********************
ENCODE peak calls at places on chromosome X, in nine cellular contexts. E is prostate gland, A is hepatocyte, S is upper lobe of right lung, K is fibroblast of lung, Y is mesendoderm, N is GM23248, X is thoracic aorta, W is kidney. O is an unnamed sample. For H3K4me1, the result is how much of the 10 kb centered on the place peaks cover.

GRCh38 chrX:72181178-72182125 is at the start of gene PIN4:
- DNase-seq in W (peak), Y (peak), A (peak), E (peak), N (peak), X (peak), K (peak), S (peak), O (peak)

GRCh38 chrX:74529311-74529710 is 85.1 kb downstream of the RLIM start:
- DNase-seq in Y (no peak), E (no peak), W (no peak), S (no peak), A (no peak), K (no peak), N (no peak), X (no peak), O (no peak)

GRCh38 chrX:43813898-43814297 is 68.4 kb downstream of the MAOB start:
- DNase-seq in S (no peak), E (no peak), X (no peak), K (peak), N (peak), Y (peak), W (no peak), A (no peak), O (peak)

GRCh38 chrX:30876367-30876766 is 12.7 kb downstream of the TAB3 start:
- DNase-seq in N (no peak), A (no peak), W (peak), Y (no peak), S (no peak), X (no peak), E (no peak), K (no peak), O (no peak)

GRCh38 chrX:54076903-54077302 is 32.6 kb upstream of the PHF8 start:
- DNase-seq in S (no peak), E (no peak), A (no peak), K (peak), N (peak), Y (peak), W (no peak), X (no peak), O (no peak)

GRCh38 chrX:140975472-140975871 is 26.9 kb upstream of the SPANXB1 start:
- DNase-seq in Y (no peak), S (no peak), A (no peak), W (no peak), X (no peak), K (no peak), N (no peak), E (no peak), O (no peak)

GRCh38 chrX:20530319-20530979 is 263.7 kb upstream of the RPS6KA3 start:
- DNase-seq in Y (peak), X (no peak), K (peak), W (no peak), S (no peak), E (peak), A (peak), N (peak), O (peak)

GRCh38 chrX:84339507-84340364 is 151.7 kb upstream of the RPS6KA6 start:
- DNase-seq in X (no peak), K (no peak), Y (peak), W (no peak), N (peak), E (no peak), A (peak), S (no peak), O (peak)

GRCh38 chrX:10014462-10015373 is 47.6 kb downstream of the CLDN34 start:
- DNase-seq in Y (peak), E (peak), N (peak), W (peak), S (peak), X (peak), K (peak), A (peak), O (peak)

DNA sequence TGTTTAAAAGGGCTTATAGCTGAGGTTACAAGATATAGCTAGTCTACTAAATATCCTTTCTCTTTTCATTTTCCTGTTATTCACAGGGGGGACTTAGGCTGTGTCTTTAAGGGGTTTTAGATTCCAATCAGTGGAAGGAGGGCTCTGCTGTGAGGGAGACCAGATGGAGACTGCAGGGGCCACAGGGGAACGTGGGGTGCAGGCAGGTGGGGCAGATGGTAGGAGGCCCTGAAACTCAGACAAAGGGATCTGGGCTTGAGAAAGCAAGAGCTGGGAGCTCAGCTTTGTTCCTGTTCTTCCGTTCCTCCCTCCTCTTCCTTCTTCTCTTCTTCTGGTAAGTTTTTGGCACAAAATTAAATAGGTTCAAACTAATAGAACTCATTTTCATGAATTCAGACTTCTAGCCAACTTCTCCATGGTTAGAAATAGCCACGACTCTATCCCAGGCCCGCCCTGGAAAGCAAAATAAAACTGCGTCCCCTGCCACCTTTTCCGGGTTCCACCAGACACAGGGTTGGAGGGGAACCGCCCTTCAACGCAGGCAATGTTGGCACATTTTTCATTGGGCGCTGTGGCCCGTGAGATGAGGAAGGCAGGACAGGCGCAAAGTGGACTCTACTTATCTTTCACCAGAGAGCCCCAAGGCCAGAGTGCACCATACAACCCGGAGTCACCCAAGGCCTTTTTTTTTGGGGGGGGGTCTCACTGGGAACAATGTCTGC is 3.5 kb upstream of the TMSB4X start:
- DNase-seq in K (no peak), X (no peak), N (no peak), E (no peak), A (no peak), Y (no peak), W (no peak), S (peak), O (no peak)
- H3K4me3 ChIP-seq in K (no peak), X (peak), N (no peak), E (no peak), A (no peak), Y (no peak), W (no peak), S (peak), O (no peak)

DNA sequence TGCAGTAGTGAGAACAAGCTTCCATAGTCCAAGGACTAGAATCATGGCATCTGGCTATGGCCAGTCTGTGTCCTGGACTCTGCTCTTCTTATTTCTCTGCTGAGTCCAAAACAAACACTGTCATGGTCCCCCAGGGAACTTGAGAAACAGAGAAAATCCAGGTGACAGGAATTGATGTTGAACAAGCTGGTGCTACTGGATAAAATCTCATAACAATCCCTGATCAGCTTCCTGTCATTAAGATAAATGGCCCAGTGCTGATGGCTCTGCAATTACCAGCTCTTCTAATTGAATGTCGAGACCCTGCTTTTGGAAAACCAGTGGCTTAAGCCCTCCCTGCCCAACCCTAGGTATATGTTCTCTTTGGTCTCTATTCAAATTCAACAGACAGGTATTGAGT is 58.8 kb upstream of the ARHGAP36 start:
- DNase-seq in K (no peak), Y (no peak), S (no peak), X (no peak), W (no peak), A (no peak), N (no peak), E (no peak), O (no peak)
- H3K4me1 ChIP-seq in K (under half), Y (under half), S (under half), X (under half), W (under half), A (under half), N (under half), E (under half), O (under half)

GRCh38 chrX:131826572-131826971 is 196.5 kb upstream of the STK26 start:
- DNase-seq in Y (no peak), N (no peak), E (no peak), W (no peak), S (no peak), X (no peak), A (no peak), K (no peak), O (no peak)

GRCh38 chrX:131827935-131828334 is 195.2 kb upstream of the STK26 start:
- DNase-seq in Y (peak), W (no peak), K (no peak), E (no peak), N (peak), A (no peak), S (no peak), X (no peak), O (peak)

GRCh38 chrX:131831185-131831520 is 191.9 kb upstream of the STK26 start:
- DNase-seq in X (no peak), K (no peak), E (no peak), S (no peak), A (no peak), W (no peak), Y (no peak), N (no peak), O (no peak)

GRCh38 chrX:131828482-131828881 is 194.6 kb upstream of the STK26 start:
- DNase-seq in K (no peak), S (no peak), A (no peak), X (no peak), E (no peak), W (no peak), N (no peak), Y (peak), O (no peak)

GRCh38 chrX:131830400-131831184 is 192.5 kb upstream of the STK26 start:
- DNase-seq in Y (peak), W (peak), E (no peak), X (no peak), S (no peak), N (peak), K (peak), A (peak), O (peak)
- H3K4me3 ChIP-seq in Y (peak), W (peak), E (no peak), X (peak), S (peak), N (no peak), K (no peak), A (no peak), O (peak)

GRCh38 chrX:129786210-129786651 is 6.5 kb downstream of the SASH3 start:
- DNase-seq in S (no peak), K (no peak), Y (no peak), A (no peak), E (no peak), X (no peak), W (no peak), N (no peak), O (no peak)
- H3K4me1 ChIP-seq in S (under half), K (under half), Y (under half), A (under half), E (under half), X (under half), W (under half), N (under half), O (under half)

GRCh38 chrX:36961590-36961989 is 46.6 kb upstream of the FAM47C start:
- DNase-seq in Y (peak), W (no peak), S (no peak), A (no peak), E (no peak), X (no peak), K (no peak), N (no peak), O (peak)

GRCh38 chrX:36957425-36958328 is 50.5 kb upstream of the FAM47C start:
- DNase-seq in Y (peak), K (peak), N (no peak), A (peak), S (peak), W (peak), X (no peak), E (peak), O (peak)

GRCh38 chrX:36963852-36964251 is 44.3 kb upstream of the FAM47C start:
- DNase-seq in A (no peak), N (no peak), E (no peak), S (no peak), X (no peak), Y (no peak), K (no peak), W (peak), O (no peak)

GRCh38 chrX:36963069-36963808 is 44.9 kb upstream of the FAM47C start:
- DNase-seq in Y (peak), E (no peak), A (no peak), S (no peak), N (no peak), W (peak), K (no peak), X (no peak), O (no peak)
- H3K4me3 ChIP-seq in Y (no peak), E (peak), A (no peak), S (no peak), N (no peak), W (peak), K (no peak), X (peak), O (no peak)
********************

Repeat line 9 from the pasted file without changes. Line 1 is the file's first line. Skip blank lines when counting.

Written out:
- DNase-seq in N (no peak), A (no peak), W (peak), Y (no peak), S (no peak), X (no peak), E (no peak), K (no peak), O (no peak)